By Zac Poonen
In Genesis 14, we find that Abraham, on his way back from the battle, was exhausted, and possibly proud as well of the fact that with just 318 servants he went and destroyed the many armies of so many kings. He was also in danger of collecting all that wealth that he had accumulated through winning this battle. In those days if you won a battle all the gold and silver of the enemy’s was yours. At that time God sent a servant of His to Abraham. Isn’t it wonderful to see that? An unknown man named Melchizedek, who was living out there in the desert, was in touch with God. (Gen. 14:18) The reason why Melchizedek is important is because in Psalm 110:4, Jesus is called a Priest after the order of Melchizedek. And in Hebrews 7 that is confirmed. The only place in Scripture where Melchizedek comes is in Gen. 14:18–20 – three verses, that’s all. Melchizedek appears, fulfils his ministry and disappears. And God said to his Son, “You are a Priest forever after the order of Melchizedek.” Not a priest after the order of Levi – the old covenant priesthood. How did this man Melchizedek, who appears in only three verses in the Bible become so important? It is good for us to know the reason.
What did Melchizedek do? He first of all brought food for Abraham and for his 318 servants. Christianity is practical. If a man is exhausted, what he needs is food, not a sermon! There is nothing unspiritual about providing food to a hungry man. That is the most spiritual thing you can do for him. When Elijah was exhausted, an angel came from heaven and gave him food twice (1 Kings 19:6–8). After Jesus rose up from the dead, when He saw His disciples one morning, coming back exhausted from a whole night’s fishing, He kept food ready for them (John 21:9). That is true spirituality, to help others with food and material things, where there is a need. That is the first part of the priesthood of Melchizedek.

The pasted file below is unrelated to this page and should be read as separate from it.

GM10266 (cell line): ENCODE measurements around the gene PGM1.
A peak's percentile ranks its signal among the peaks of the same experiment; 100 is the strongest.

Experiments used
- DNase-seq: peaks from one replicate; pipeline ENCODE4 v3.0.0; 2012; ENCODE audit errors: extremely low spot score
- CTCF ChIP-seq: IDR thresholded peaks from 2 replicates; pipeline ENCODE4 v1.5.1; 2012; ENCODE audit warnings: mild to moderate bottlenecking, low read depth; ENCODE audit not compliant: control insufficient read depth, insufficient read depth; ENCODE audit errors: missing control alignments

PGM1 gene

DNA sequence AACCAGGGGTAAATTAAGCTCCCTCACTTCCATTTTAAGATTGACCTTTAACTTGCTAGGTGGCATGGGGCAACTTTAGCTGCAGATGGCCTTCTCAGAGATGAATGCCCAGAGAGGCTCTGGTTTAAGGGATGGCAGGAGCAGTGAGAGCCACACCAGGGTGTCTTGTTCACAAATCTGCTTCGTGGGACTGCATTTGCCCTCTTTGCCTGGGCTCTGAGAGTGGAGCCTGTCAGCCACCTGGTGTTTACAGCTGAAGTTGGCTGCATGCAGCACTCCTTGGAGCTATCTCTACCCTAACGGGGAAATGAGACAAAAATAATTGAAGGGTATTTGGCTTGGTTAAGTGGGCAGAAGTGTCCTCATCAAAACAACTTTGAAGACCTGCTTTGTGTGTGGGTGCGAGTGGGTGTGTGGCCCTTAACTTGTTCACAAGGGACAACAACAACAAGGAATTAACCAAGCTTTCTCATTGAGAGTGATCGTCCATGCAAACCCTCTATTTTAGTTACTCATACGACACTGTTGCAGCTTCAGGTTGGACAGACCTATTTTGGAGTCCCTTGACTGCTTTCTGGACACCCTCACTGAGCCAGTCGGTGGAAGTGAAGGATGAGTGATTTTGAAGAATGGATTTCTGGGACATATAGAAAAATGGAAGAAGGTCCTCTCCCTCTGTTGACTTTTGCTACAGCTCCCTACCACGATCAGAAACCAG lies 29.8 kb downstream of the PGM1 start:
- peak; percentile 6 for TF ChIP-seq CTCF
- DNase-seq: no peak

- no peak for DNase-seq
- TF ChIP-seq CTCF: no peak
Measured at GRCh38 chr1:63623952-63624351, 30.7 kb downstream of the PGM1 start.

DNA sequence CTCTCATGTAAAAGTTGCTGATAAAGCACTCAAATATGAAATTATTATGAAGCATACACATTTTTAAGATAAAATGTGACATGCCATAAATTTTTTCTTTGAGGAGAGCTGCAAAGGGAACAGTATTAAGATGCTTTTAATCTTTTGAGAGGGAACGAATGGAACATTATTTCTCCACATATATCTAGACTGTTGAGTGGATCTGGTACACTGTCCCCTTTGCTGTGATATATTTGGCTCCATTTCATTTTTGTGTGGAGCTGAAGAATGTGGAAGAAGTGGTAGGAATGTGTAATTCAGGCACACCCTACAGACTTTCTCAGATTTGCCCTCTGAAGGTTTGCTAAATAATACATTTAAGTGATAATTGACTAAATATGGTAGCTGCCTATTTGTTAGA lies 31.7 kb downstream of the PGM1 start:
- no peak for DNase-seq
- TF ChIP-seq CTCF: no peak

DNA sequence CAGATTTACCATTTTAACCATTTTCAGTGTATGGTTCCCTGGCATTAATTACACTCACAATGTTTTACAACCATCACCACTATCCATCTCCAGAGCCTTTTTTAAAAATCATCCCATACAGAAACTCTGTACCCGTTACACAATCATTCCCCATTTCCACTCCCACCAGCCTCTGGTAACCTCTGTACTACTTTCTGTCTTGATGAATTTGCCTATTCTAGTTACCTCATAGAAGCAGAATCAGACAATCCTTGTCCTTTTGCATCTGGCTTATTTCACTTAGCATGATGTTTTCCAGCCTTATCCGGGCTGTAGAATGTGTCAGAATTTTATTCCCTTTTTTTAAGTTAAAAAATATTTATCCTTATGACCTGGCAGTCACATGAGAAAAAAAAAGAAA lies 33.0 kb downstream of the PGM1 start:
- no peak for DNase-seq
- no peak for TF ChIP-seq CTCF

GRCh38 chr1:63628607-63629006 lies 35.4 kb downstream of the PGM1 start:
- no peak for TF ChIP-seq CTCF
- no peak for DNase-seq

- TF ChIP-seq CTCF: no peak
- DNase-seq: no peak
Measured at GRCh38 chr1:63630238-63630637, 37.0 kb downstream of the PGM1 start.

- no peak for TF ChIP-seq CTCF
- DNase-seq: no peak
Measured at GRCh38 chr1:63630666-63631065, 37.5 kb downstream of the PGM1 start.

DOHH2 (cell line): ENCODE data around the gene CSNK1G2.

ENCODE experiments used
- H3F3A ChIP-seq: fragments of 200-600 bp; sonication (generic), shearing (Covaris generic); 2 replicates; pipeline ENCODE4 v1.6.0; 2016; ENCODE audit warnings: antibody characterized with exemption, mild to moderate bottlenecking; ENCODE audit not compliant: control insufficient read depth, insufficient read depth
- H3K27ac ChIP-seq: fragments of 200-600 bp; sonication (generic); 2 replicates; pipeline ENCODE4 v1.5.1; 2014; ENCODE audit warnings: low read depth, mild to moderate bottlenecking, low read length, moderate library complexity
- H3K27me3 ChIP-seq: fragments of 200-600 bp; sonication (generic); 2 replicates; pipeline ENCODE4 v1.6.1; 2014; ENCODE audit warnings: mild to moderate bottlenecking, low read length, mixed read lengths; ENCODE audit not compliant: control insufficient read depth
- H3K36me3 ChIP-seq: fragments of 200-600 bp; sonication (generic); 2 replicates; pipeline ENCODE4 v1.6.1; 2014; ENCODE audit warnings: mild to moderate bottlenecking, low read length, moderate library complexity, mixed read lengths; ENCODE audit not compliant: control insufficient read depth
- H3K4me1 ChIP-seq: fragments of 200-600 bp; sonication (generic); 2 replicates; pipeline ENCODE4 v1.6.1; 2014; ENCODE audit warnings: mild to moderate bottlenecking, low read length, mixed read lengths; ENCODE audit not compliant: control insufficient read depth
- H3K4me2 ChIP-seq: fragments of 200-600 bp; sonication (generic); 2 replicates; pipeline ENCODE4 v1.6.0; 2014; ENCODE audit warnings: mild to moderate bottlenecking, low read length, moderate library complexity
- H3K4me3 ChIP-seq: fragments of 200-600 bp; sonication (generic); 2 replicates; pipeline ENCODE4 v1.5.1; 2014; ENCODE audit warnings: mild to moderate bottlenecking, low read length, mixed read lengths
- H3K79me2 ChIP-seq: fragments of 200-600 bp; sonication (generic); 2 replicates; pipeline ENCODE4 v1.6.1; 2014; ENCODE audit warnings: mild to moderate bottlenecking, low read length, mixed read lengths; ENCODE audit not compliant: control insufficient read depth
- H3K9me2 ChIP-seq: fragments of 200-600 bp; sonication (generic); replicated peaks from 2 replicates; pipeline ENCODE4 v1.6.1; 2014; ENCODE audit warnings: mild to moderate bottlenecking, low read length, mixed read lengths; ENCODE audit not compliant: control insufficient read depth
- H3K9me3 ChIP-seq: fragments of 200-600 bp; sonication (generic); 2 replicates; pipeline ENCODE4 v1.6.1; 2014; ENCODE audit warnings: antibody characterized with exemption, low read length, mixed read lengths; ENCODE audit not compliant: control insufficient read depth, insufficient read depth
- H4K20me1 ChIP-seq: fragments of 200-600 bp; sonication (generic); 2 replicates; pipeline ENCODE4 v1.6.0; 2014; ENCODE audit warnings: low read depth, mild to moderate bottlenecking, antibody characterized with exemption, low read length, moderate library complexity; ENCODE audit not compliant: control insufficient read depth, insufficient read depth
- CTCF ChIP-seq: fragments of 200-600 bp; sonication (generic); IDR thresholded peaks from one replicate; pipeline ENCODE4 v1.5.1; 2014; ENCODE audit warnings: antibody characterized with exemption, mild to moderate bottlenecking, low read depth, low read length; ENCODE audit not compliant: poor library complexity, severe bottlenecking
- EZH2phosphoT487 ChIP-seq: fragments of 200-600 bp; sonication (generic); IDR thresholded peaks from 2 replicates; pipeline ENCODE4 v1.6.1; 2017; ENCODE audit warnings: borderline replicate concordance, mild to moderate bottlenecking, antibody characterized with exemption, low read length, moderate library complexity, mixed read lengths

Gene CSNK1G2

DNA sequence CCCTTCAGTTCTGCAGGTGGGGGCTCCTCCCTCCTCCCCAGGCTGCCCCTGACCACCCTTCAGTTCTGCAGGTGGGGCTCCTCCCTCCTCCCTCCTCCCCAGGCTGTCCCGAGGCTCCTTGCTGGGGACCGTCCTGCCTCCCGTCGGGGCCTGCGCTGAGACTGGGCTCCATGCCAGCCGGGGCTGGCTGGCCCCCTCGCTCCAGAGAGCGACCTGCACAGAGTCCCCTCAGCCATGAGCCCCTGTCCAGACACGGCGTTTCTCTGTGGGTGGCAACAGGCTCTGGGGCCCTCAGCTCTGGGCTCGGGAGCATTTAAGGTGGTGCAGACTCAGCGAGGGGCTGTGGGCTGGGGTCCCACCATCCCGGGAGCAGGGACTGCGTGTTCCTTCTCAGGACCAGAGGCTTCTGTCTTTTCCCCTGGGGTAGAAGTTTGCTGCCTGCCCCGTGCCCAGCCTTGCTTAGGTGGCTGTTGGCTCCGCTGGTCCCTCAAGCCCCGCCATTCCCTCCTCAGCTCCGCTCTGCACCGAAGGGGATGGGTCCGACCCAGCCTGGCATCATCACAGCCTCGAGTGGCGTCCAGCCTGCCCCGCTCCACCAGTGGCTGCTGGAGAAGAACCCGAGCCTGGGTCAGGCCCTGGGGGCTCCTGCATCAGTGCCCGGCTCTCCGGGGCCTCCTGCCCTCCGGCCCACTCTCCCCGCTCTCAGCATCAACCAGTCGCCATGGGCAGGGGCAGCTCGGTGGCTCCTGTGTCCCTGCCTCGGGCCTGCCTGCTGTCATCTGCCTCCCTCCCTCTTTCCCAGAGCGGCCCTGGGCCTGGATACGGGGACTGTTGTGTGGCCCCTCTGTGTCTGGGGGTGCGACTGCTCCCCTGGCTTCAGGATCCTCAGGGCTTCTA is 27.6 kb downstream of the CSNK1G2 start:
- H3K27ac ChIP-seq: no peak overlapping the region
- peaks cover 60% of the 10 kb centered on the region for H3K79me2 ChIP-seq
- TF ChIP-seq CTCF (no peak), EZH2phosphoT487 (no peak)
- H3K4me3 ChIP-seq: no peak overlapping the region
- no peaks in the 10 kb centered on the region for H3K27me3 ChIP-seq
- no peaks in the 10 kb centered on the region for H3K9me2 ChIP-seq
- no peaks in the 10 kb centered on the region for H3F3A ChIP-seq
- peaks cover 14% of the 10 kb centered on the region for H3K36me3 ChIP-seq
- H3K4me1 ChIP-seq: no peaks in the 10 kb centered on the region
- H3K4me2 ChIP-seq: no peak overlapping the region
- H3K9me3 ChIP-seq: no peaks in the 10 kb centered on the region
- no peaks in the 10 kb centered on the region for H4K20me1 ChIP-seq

It goes on to say that Melchizedek then blessed Abraham (Gen. 14:19). He did not criticise Abraham. There is no accusative spirit in the order of Melchizedek. No. Only blessing. And how did he bless him? He said, “Blessed be Abram of God Most High, Possessor of heaven and earth.” He reminded Abraham that his God owned the heaven and the earth and that therefore he should not take the little gold and silver that he won in the war. He was trying to save Abraham from being covetous. Then he said, “Blessed be God Most High, who has delivered your enemies into your hand.” Thus he reminded Abraham that it was God Who had given him the victory, thus saving him from pride.
How did Melchizedek know that Abraham had these three problems – that he was exhausted and needed food, and that he was in danger of covetousness and of pride? How did his ministry fulfil these three needs exactly? Melchizedek’s ministry was like arrows that went straight to the centre of the target. His secret was that he was a man who had the habit of listening to God every day. He did not live by his bright ideas but by God’s Word. This is the secret of all prophetic ministry that meets people’s needs exactly.
When Melchizedek was waiting on God one day as usual, God told him, “Get up. Take a large quantity of food for about 400 people. And take this two sentence message with you and give it all to a servant of Mine, whom you have never met, who is travelling on such-and-such a road.” Like Philip went to meet the Ethiopian eunuch on the road to Gaza, Melchizedek got up and went, not knowing whom he was going to meet. When he went to the place God told him of, he met Abraham. He gave him the food and gave him the message – and then went off back home. What a ministry – blessing people and then disappearing, without waiting around to receive a gift or appreciation. The priesthood of Melchizedek is one that ministers and disappears. Jerusalem is built through such priests. These are the true kings of Jerusalem today.